Height of base: 1,100 - 6,500 ft
Shape: Fibrous upper edges, anvil top
Latin: cumulus - heap; nimbus - rainy cloud
Precipitation: Heavy rain and thunderstorms
Cumulonimbus are heavy and dense low-level clouds, extending high into the sky in towers, plumes or mountain shaped peaks. Commonly known as thunderclouds, the base is often flat and very dark, and may only be a few hundred feet above the Earth's surface. Cumulonimbus clouds are associated with extreme weather such as heavy torrential downpours, hail storms, lightning and tornados.
If there is thunder, lightning or hail, it's a cumulonimbus cloud rather than nimbostratus.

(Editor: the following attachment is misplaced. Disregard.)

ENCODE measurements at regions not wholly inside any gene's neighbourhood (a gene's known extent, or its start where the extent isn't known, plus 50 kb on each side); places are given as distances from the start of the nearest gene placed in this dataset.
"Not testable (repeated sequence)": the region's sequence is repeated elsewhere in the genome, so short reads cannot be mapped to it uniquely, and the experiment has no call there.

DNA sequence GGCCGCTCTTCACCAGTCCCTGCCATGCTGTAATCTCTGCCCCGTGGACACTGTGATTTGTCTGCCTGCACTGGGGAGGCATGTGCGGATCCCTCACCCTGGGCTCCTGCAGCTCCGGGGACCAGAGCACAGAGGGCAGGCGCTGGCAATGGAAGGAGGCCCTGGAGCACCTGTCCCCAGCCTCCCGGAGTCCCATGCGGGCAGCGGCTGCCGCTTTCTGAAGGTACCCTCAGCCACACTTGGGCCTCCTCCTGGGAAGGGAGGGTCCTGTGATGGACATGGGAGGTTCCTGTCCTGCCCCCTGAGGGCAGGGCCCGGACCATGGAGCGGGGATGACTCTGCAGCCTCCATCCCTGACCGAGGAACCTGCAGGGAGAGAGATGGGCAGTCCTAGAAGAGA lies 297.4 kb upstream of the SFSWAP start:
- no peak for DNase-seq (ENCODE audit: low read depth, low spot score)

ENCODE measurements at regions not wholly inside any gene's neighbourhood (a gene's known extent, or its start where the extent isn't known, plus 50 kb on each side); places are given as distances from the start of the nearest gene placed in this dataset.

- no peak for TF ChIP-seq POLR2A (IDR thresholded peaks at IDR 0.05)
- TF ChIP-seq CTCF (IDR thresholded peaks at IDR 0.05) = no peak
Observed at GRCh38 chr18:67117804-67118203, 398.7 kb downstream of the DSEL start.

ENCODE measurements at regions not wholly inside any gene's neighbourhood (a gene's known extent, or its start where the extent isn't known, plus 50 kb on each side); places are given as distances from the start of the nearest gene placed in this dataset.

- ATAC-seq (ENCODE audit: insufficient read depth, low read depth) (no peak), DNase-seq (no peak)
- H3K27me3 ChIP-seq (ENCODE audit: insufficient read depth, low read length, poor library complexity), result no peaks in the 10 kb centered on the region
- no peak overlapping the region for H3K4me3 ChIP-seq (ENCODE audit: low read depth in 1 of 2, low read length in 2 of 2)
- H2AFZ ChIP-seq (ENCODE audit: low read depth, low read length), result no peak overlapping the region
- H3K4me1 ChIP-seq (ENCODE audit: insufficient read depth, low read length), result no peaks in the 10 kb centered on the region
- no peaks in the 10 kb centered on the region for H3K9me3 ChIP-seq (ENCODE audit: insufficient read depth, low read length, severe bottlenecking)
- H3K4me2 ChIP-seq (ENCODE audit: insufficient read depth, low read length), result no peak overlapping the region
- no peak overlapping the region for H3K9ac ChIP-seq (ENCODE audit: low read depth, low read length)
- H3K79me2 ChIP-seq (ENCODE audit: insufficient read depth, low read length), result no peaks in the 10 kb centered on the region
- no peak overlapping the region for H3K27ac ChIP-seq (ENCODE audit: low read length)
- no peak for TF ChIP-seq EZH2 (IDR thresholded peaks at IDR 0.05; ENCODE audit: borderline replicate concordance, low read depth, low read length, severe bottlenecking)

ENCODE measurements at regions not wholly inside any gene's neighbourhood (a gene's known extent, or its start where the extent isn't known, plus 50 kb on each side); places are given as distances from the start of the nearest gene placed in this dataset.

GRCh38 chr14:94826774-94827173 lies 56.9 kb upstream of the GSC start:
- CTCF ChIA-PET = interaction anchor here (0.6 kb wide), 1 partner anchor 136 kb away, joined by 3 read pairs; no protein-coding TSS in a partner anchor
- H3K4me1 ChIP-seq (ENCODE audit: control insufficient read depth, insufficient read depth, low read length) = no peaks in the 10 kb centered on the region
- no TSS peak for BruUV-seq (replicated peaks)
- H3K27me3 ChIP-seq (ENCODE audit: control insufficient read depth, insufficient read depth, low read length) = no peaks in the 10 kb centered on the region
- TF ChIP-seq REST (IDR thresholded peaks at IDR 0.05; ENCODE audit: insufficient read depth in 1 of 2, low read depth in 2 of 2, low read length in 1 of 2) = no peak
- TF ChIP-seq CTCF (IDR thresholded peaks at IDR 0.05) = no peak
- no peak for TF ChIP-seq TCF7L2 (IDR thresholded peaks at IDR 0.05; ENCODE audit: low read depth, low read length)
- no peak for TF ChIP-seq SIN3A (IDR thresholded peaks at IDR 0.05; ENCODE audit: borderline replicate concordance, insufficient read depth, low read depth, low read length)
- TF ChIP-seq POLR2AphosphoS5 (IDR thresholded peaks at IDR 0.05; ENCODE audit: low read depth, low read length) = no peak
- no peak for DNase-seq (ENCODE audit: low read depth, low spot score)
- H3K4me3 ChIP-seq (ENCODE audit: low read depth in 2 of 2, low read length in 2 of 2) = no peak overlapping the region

The fluffy, cauliflower-shaped cumulus are one of the most common and distinctive types of cloud. All cumulus clouds develop because of convection.
Stratocumulus clouds consists of large, rounded masses of stratus that form groups, lines or waves.
Stratus clouds tend to be featureless, low altitude clouds that cover the sky in a blanket of white or grey.
Last updated: 7 August 2014